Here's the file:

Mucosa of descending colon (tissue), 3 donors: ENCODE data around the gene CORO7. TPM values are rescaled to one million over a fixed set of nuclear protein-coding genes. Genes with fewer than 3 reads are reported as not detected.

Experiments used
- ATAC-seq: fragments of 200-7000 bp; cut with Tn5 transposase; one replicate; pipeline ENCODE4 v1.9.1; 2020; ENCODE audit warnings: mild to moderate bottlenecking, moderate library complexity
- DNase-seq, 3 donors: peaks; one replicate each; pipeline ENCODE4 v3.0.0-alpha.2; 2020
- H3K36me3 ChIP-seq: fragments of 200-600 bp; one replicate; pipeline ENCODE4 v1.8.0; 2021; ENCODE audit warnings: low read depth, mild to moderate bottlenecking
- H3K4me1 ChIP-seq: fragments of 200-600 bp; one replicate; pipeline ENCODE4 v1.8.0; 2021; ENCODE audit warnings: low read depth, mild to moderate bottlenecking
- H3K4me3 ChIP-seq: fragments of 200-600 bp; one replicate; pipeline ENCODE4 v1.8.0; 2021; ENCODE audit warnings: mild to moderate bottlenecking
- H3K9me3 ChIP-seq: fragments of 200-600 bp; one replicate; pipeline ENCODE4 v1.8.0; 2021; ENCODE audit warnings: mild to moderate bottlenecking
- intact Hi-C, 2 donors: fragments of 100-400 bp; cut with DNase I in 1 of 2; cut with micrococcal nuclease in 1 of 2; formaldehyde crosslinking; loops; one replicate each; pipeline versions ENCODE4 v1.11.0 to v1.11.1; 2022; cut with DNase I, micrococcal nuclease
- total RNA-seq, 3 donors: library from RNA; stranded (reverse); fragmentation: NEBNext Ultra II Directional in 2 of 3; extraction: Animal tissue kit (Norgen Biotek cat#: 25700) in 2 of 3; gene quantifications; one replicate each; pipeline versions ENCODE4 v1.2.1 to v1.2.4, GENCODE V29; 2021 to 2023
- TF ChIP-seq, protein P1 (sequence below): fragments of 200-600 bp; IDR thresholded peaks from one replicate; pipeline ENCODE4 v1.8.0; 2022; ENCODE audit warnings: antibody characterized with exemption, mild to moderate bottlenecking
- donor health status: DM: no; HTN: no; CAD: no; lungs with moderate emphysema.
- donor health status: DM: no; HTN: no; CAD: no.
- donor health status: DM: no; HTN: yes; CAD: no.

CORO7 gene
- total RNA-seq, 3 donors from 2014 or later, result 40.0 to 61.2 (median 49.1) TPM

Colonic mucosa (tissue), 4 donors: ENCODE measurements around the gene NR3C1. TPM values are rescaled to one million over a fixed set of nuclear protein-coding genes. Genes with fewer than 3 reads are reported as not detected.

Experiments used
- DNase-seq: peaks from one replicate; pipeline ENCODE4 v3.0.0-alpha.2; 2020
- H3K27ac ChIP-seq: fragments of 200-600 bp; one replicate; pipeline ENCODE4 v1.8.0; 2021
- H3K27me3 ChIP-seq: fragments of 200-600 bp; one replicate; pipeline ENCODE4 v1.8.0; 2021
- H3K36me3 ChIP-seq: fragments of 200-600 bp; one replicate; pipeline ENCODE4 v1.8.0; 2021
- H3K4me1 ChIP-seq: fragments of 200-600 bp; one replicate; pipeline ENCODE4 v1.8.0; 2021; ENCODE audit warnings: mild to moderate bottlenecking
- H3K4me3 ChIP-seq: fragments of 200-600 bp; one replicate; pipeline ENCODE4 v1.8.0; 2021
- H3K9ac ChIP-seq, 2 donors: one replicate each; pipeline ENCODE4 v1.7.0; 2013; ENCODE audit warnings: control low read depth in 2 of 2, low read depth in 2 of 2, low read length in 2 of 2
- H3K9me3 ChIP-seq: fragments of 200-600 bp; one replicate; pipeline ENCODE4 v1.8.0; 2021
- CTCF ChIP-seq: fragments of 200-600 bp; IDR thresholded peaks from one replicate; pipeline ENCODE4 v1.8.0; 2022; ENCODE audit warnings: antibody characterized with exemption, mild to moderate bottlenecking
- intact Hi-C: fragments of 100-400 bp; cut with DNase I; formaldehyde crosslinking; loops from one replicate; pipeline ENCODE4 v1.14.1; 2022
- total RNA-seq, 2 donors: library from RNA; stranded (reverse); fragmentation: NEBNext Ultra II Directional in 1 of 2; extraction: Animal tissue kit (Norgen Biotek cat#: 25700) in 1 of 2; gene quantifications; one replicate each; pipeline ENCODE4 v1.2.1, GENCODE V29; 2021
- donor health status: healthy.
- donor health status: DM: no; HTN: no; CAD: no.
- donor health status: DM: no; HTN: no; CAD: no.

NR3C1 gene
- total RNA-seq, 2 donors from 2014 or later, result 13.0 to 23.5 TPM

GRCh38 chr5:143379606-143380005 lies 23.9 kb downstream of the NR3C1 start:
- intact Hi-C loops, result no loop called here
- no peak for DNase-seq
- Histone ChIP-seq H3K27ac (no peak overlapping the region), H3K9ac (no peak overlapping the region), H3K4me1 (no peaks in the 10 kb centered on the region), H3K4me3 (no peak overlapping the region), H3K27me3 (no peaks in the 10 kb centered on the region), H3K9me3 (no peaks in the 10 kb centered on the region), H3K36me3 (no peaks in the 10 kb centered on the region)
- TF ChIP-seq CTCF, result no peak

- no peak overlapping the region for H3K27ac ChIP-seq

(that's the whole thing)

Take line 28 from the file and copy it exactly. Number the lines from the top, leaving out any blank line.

- intact Hi-C: fragments of 100-400 bp; cut with DNase I; formaldehyde crosslinking; loops from one replicate; pipeline ENCODE4 v1.14.1; 2022